Yesterday the amazing organizers of WriteOnCon held an event with three fabulous YA authors and crit partners: Tessa Gratton, Brenna Yovanoff, and Maggie Stiefvater (of Shiver and Linger fame). Together they call themselves Merry Sisters of Fate.

I've written about critiquing and objective readers of your work on the blog before and its importance. To hear from three crit partners and what the process is and why it works for them, however, is a unique experience--and hopefully will get you one step closer to finding your own crit partner on your WIP.

So...if you missed the event you can watch it again and find out how the WriteOnCon crew are going to start matching up like-minded, same genre YA writers to help each other out in polishing up that work before you hit send and release it into the wild (er, to literary agents).

Wednesday, July 6, 2011

WTF Wednesday

OMG, are you guys familiar with The Onion otherwise known as "America's Finest News Source"?

It's actually a spoof newspaper and now news station. This isn't the vein of The Daily Show where they critique news and offer commentary. This is, in fact, a parody. And it's hilarious!

Although this clip may be a little more LMAO than WTF, I had to share:

What's your WTF Wednesday confession?

Tuesday, July 5, 2011

Victims and Villains

I saw this cover of US Weekly the other day and it got me thinking about victims and villains.

The story discusses Jennifer Aniston's new romance and claims she "pulled an Angelina," meaning she stole another woman's man. Now I'll admit that in the Team Jen versus Team Angelina, I was Team Jen all the way. But it did get me thinking about how we've instantly pitted the women against each other, but where's the man?

In all that talk about betrayals (take LeAnne Rimes and Eddie Cibrian as another example) there's so much less attention on the men, on the ones who had made any commitment to which they were now breaking.

It's the casting of the evil seductress and the helpless man. He didn't stand a chance. These archestypes, of course, are not new. This is theater in motion. If you've read Something Borrowed by Emily Giffin then you'll meet several characters who embody both victim and villain.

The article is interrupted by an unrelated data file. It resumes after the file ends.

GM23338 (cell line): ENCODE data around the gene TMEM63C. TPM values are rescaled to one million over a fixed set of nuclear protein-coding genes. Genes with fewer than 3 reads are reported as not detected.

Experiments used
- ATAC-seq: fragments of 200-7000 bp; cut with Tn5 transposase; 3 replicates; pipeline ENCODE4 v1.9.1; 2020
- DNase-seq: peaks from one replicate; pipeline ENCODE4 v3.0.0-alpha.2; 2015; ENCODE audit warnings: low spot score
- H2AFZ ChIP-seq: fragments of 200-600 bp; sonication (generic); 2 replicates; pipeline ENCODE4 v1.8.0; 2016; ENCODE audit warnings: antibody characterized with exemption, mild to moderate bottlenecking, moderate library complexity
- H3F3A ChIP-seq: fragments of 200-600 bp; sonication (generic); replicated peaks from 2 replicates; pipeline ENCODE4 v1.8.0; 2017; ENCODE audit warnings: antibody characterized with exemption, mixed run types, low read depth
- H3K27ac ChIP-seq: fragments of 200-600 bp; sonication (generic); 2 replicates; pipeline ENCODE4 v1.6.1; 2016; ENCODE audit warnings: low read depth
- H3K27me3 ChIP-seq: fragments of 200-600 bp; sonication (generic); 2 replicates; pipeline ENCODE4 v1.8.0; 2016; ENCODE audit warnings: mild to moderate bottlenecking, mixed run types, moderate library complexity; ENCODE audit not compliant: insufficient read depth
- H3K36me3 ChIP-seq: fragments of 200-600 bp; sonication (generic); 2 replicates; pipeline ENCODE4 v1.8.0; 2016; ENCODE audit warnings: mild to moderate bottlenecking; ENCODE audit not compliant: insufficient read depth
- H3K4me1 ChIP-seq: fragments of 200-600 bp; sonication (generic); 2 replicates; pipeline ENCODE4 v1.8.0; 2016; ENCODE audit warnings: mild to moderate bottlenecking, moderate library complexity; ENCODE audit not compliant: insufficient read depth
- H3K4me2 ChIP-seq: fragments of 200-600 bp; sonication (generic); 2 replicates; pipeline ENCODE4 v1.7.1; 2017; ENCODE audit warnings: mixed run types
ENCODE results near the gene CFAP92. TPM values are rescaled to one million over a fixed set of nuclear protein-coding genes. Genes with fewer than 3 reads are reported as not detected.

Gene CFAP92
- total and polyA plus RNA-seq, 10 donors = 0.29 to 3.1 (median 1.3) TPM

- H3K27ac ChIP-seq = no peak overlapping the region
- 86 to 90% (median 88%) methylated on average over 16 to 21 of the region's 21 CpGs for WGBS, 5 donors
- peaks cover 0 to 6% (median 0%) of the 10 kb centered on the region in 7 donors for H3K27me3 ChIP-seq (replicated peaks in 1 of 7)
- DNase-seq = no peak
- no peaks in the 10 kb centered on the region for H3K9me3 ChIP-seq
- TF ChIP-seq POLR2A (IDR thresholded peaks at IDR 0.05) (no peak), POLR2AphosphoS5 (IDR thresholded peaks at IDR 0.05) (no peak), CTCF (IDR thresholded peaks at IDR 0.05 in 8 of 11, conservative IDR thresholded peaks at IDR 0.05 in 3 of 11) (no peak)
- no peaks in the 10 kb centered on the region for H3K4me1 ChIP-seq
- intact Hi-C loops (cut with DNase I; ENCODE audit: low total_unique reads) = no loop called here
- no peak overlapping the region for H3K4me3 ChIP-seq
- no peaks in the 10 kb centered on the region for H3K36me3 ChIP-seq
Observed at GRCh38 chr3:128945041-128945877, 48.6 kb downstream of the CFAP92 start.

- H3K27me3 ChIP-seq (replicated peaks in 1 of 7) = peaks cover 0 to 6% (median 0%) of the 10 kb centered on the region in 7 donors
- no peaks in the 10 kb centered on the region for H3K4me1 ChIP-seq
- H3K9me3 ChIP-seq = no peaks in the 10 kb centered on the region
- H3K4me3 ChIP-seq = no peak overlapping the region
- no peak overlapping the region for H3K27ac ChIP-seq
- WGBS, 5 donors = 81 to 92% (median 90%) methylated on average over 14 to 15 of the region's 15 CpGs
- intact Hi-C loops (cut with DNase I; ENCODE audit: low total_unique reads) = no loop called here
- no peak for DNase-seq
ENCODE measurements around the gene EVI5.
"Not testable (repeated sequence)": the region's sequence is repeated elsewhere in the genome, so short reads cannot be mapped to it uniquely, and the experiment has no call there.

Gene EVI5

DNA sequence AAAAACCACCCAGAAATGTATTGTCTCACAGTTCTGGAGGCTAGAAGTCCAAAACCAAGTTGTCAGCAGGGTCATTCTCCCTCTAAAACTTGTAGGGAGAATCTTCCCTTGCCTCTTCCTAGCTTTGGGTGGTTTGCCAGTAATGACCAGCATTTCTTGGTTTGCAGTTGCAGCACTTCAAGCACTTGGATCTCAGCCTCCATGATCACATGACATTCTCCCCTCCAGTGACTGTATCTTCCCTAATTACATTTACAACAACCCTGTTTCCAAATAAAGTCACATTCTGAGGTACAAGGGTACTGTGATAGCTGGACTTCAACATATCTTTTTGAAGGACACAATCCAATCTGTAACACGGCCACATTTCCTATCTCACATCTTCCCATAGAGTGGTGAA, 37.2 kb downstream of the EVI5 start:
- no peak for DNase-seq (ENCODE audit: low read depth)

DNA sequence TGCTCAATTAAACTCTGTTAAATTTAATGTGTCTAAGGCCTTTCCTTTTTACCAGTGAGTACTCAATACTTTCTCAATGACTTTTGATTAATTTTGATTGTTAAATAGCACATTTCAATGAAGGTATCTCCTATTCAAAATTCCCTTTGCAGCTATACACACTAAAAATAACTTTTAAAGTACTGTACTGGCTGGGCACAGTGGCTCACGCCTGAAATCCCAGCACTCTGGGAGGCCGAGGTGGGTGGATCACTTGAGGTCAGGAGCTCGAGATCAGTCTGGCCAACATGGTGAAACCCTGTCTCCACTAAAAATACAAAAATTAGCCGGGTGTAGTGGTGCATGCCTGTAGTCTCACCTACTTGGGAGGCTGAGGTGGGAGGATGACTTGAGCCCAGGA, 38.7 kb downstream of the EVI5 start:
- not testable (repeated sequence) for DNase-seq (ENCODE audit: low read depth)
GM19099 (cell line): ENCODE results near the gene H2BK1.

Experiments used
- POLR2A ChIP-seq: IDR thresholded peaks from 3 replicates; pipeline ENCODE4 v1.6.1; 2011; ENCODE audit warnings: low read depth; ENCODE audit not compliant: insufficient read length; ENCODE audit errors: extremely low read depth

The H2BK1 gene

In most stories the victims and the villains are already decided and clear events take course to push us onto one side or another. Take Draco; there was never any chance we'd cheer for him over Harry Potter. The narrative guided our impressions.

And, of course, point of view is paramount. That's why we can read Twilight and adore Edward and Bella's relationship instead of thinking he's this 103 year old man stalking an underage girl. He's cast in an appropriate mold, that of a 17 year old and, of course, another archetype: the mysterious, hot bad boy. The emotions of the story are real because we're meeting him through the eyes of Bella, a smitten 17 year old girl.

In Something Borrowed we're not always clear how we feel about these characters and their actions. They weren't just blurring the lines between victim and villain, they kept switching teams. How Giffin achieved this so effortlessly and believably is that the villain (e.g. Rachel) is someone who has been a past victim. Because of that we were more forgiving of her behavior and even found ourselves liking her, identifying with her because of her past experiences.

I suppose there's no one type of victim or villain and sometimes in narrative, as in life, it's not always either/or.

As writers, we need to know the backstory of our bad guy and from whose eyes we'll be meeting them. As the adage goes, you only get one chance to make a first impression. And as readers, we need to pay attention; it's usually the bad guy who's the most unpredictable, but then again, that's its own archetype.

So tell me, who are the best villains you've read and what made them so?